But it cannot last, Max the Ambassador arrives and is smitten with lust by the young dancer Boonyi who runs off with him and is eventually impregnated by him.  His wife Peggy (Katherine Goeldner) keeps the child and sends Boonyi back to her village, but she has now been declared dead and finds herself an outcast.  Not only that but Shalimar is so filled with rage and that he has pledged to murder her and Max.  He joins the Islamic terrorist insurgency where he distinguishes himself as one of the most ruthless and bloody soldiers, even creeping out even the other terrorists because he is so blood-thirsty.  Eventually he makes good on his vow.  The village is destroyed by the Indian army and everyone is murdered – another incredibly powerful scene is the “Rape of Pachigam” the destruction of the village depicted by 6 dancers (3 men and 3 women) who act out a stylized by violent rape sequence.  It was hard to watch but impossible to turn away from – the music was particularly stunning here.  Boonyi manages to escape the Indian army but she meets up with Shalimar who is surveying the rubble of his home and taking note of the bodies of his parents and family and friends.  Shalimar murders her as he had vowed to do, even though I had the sense that he did it almost with regret. Regret that then fueled his determination to murder Max.  The ending of this opera is incredible.  The daughter of Max and Boonyi is a young Olympic archer named India (who knows nothing of her past or of the sordid story that brought her to life) but she finds herself facing off with Shalimar at the end, just as the lights go out.  I would like to read the ending of the book to find out how Rushdie ends this story. I am confident that India successfully defends herself, though it is left up in the air.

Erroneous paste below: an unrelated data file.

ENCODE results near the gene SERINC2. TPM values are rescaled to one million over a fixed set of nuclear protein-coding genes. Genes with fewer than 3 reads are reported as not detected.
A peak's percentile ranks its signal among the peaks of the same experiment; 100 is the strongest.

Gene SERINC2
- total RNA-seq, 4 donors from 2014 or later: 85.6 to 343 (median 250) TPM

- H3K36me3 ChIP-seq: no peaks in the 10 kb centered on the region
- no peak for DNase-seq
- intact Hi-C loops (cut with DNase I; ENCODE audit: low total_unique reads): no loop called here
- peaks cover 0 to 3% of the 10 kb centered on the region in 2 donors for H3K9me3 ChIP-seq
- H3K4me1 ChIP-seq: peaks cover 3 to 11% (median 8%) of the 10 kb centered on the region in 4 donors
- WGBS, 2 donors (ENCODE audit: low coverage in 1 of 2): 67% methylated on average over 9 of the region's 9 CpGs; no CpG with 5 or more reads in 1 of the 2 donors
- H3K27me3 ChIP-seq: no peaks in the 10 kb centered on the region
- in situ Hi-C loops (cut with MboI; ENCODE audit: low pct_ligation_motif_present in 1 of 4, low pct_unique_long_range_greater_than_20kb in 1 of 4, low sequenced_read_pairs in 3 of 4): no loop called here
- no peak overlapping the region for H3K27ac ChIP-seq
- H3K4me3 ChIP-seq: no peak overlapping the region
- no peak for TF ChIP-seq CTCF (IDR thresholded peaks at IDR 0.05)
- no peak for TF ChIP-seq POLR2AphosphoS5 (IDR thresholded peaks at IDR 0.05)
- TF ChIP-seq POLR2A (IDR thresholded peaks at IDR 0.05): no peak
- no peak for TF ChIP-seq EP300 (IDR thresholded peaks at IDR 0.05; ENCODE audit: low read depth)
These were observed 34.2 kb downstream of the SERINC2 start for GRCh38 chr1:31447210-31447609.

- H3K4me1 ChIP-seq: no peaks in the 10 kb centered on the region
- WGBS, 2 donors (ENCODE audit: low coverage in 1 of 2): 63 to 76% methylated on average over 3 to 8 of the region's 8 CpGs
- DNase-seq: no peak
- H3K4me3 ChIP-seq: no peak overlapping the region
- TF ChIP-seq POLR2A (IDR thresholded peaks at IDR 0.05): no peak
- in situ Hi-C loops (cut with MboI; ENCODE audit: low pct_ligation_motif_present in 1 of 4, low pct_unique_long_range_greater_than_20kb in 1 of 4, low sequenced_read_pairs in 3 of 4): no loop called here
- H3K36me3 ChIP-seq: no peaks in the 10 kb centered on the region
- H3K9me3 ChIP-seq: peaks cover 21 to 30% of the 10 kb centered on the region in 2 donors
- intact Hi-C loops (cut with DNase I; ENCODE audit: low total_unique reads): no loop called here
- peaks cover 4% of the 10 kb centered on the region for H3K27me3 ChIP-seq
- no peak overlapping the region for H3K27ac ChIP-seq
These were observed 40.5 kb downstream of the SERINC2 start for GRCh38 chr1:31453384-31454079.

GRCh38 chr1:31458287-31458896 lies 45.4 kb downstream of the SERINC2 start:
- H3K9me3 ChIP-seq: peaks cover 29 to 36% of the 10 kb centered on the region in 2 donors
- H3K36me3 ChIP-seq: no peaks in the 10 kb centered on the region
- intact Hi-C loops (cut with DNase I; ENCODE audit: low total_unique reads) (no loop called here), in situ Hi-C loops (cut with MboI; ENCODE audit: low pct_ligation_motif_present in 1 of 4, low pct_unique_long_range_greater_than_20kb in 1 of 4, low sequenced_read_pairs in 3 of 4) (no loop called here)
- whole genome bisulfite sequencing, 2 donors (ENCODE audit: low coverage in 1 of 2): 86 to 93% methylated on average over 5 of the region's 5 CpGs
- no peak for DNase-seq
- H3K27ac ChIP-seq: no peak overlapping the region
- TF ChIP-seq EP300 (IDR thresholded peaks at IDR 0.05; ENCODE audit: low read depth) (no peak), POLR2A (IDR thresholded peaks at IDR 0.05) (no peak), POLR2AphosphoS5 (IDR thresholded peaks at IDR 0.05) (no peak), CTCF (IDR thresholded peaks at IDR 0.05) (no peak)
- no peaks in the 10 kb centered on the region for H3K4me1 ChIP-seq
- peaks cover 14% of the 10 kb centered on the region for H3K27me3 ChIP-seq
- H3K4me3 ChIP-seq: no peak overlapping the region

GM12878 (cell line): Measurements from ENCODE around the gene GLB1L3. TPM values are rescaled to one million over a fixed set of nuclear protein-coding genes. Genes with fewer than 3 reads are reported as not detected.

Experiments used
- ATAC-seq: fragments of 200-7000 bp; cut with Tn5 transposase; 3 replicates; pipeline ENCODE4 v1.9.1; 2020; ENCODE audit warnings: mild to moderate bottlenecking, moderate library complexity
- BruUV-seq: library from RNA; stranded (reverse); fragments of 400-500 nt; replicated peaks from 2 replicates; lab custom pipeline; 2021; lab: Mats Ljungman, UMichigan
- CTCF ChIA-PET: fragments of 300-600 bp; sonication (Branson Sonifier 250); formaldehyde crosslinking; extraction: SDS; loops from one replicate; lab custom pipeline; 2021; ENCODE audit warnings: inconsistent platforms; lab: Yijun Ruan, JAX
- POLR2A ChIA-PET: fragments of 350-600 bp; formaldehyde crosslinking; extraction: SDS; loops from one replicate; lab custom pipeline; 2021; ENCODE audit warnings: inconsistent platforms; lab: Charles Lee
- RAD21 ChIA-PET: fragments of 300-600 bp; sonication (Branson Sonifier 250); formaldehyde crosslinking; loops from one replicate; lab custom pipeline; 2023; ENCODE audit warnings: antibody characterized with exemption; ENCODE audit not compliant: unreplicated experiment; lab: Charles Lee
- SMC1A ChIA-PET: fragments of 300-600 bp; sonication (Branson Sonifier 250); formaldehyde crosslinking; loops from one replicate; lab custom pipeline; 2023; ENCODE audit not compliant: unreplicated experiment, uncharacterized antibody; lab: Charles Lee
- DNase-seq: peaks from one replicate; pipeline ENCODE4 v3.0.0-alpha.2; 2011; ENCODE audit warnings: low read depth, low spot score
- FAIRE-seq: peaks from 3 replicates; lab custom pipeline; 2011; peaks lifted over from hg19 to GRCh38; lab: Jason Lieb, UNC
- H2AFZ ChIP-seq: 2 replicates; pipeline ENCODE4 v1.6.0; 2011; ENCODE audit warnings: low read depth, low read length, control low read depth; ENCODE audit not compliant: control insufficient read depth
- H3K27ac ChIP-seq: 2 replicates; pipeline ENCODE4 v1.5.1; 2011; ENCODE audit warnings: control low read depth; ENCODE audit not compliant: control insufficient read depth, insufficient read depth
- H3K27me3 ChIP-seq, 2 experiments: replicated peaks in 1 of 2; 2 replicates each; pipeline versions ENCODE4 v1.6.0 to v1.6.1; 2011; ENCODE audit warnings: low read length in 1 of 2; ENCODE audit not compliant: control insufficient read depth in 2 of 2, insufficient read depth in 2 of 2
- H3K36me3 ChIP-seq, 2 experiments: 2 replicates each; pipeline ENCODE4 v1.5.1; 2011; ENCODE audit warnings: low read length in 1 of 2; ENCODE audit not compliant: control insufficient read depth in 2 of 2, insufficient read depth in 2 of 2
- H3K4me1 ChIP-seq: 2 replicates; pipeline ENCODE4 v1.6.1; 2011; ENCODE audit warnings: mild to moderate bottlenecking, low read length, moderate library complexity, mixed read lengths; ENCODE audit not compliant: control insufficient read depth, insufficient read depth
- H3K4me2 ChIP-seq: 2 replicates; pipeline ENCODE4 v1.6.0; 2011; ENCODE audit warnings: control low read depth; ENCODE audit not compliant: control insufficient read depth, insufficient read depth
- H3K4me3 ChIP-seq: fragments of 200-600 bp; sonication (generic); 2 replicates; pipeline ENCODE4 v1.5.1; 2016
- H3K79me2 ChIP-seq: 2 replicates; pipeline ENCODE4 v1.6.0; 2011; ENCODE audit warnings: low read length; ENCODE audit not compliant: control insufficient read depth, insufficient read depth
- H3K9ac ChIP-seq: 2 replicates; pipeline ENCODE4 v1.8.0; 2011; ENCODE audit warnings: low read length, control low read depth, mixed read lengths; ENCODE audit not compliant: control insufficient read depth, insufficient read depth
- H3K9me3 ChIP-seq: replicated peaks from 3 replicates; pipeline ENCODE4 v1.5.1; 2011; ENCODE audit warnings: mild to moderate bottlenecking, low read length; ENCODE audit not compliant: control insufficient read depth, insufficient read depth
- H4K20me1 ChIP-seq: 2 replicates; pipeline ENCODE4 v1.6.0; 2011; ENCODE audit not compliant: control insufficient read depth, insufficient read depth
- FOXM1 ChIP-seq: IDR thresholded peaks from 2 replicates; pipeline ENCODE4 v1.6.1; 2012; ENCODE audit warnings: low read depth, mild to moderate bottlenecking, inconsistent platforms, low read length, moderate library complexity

This was a powerful evening at the opera.  It is these kinds of experiences that keep me committed to this art form. Opera has a unique way of drawing the audience into the story through the music, and the music for this opera – composed by Jack Perla (libretto by Rajiv Joseph) – was wonderful.  I loved the score.  The orchestration included both a tabla and a sitar and utilized the winds in particular making the music both lush and stark as the story required.  I have heard that a recording will be released and I am looking forward to buying it and listening to it again.  The St. Louis symphony outdid themselves in performing this score.  The chorus of young apprentices who also took on a variety of small roles throughout the season also were especially terrific in Shalimar.  As for the leads, I said it above, this was a terrific cast from the two principals – Sean Panikkar as Shalimar and Andriana Chuchman as Boonyi/India.  Both roles require incredible acting chops and they both had it along with the vocal skills to perform the roles.  I would have to list the entire cast in order to list the excellent performances, but I have to at least point to Gregory Dahl, who was really outstanding as Max and managed to convey this complicated man.  It would be so easy to play him as a “bad guy” but I loved that Dahl’s Max was a very complex man, who is not bad, but not always good – who is self-giving and at the same time rather selfish – kind of like all of us.  And Katherine Goeldner was an effective Peggy who while the ignored wife still manages to accomplish perhaps the cruelest act in the entire story.  And Finally Aubrey Allicot as Bulbul Fakh, the Iron Mullah was terrifically and horrifyingly effective.